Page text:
Karthik is a teenager studying in class 12 and wishes to pursue medicine. In spite of working in the garbage dump yard he is one of the few who have managed to continue their education. Many others are not so lucky. They find themselves uncared for much like the city’s garbage that they live next to. On rainy days they wade through water mixed with garbage and sewage. On sunny days they head to find pieces of scraps that will buy them their daily bread and butter.

Not on my land!
The conflict between the residents living near a dump yard with the local municipal corporation is common to all metros because of the health hazards. However, the local corporations fail to come up with an amicable solution to the problem. In Chennai, the residents in Kodungaiyur have been protesting that the garbage dump yard be shifted away from the place. They complain of severe respiratory problems due to the close proximity of the dump yard to residential premises. Their fear for their health is not unfounded.

Community Environmental Monitoring, a Chennai-based environment NGO along with Global Alliance for Incinerator Alternatives (GAIA) had sent samples taken from Kodungaiyur in April 2012 to test at the Colombia Analytical Services in California. Residents complained of problems due to the thick smoke that was coming from multiple sites within the dump yard. Garbage was regularly burnt to accommodate newer waste materials that a metro like Chennai continued to churn out.

The results showed the presence of 19 chemicals. Three of these chemicals namely 1-3 Butadiene, Benzene and Chloromethane are known carcinogens. The level of these carcinogens was found to be higher than what the US Environmental Protection Agency considers to be safe. Fifteen of the other 16 chemicals targeted the respiratory system, which explained the symptoms experienced by the residents.
Living with splitting headaches and the stench of garbage is a part of the daily life of Kodungaiyur residents, a part that they hope to get rid of.

The problem
Interacting with these kids threw up startling facts. Gokul said, pointing to a groundnut plant that grew on a mountain of garbage, that he ate them. He explained, “Depending on the season, plants like tomato and groundnut grow on fresh garbage which we eat.” ‘Fresh’ garbage was used in reference to organic waste that had been recently dumped. This waste would disintegrate in a short time during which small plants grew on it.

How can metal be sorted from the humungous pile of garbage that is dumped in the yard one might wonder. Karthik’s reply gave an ingenious solution to that query. He said, “We burn the garbage to locate metals. When there is metal inside a pile of garbage the colour of the flame changes. Depending on the colour we can identify which metal it is.”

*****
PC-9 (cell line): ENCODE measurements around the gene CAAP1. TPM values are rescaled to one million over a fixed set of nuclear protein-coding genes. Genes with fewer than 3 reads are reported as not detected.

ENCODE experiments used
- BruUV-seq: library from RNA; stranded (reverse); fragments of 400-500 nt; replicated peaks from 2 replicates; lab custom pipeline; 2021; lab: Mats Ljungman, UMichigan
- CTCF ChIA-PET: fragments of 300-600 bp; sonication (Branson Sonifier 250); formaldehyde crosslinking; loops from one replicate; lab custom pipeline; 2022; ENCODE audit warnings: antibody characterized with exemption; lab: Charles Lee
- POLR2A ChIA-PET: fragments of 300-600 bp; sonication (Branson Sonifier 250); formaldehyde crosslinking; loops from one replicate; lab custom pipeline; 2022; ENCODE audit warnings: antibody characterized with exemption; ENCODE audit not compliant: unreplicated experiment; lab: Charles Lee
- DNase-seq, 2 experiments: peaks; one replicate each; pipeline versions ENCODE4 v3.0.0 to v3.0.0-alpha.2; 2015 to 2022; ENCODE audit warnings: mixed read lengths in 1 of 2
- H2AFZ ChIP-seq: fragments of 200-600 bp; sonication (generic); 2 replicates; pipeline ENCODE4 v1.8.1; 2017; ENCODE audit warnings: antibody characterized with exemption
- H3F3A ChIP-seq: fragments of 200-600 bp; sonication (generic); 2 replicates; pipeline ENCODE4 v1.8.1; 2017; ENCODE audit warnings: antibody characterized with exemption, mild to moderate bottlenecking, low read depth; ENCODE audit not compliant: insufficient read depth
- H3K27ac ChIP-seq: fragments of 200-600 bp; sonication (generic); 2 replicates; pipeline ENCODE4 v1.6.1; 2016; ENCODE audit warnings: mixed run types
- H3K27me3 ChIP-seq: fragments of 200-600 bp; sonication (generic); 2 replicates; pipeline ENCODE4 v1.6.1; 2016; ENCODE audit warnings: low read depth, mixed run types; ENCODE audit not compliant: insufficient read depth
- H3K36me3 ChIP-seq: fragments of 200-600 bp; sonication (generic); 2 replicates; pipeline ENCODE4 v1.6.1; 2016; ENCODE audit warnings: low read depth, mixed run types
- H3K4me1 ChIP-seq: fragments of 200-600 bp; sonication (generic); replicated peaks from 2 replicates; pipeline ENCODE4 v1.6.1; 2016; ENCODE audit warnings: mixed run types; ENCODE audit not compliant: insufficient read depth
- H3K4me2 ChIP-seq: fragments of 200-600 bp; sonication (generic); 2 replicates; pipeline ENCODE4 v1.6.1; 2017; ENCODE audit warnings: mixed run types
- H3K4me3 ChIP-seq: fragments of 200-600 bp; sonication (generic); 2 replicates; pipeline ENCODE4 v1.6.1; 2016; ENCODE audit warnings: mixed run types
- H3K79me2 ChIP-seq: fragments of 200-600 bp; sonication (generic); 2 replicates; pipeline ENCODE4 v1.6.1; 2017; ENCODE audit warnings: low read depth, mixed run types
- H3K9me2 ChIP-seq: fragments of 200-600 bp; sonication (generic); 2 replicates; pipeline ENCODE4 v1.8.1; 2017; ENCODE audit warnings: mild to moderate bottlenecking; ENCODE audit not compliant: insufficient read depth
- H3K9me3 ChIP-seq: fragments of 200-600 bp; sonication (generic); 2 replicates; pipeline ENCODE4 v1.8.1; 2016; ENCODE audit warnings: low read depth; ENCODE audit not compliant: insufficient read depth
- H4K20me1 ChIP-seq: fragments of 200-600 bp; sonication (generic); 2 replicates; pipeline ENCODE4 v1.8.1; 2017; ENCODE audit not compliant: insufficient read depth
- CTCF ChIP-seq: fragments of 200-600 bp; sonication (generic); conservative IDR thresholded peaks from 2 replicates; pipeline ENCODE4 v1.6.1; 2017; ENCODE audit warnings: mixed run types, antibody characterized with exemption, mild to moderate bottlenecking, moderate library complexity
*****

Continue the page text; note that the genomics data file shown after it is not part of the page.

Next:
A child segregating metals that are of value
A child segregating metals that are of value

So what is going wrong here? According to Dharmesh Shah, India coordinator for GAIA the problem is our production system which creates waste that cannot be easily disposed off. He says, “Our approach to the whole issue is wrong. Which community will be okay with living with a garbage dump? Landfills can never be a permanent solution.”

Landfills make the land untenable for any other purpose. There is a risk that the ground water can get dangerously polluted if toxins seep deep into the earth. At Kodungaiyur, garbage was regularly burnt to make space. The residual ash is highly toxic as it contains the remnants of concentrated chemicals. The huge risk to the environment and human life is obvious.

To weed out the problem from its roots Shah believes that it is essential to hold the producers responsible for their products.

Sights and smell of garbage dump yard
Kodungaiyur is one of the three garbage dump yards that Chennai’s waste finds itself at. The other ones currently in use are in Perungudi and Pallikaranai. Four more sites have been identified for what the Chennai Corporation calls ‘Solid Waste Management’ project. In a layman’s term – a garbage dump yard.

Ideally every time garbage is dumped it is supposed to be covered with a layer of soil. At Kodungaiyur the sight that greets the eyes is of hills of garbage that are several feet high. Corporation workers who are in charge of ensuring that the dumping process takes place smoothly are expected to report to work at the crack of the dawn. On most days activity starts early and smoke emanating from burning garbage engulfs the surrounding area.

At the garbage dump yard one can see bio medical waste being openly burnt. Gokul and Karthik pointed out to a pile of metal rejects that had come from hospitals. This formed a part of many such hazardous items found here. The scavengers worked without any protective gear. Karthik said that 50 families living in Panakkara Nagar directly depended on the garbage dump yard to make their living. Many others worked in the associated recycling industry.

Corporation dithers